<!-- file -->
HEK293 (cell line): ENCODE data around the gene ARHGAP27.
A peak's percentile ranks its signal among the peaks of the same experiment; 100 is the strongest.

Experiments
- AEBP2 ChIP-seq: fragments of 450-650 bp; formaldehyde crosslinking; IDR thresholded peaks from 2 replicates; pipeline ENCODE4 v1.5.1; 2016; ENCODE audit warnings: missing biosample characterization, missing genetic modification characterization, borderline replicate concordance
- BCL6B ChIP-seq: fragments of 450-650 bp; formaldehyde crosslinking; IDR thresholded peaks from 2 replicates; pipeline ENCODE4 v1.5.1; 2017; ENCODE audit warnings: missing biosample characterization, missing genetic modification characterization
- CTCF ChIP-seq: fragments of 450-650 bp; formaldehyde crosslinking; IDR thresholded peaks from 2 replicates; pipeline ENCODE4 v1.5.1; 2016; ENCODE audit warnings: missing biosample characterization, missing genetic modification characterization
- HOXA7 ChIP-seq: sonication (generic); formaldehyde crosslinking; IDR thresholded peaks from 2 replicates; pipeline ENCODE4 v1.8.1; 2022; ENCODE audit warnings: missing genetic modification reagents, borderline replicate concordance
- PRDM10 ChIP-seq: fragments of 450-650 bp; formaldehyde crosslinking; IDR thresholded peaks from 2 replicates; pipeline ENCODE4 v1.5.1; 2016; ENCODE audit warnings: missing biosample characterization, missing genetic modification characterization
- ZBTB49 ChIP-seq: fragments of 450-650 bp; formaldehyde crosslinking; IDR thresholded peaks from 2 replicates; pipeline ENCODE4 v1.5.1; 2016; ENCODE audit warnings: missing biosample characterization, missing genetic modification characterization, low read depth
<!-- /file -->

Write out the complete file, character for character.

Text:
HEK293 (cell line): ENCODE data around the gene ARHGAP27.
A peak's percentile ranks its signal among the peaks of the same experiment; 100 is the strongest.

Experiments
- AEBP2 ChIP-seq: fragments of 450-650 bp; formaldehyde crosslinking; IDR thresholded peaks from 2 replicates; pipeline ENCODE4 v1.5.1; 2016; ENCODE audit warnings: missing biosample characterization, missing genetic modification characterization, borderline replicate concordance
- BCL6B ChIP-seq: fragments of 450-650 bp; formaldehyde crosslinking; IDR thresholded peaks from 2 replicates; pipeline ENCODE4 v1.5.1; 2017; ENCODE audit warnings: missing biosample characterization, missing genetic modification characterization
- CTCF ChIP-seq: fragments of 450-650 bp; formaldehyde crosslinking; IDR thresholded peaks from 2 replicates; pipeline ENCODE4 v1.5.1; 2016; ENCODE audit warnings: missing biosample characterization, missing genetic modification characterization
- HOXA7 ChIP-seq: sonication (generic); formaldehyde crosslinking; IDR thresholded peaks from 2 replicates; pipeline ENCODE4 v1.8.1; 2022; ENCODE audit warnings: missing genetic modification reagents, borderline replicate concordance
- PRDM10 ChIP-seq: fragments of 450-650 bp; formaldehyde crosslinking; IDR thresholded peaks from 2 replicates; pipeline ENCODE4 v1.5.1; 2016; ENCODE audit warnings: missing biosample characterization, missing genetic modification characterization
- ZBTB49 ChIP-seq: fragments of 450-650 bp; formaldehyde crosslinking; IDR thresholded peaks from 2 replicates; pipeline ENCODE4 v1.5.1; 2016; ENCODE audit warnings: missing biosample characterization, missing genetic modification characterization, low read depth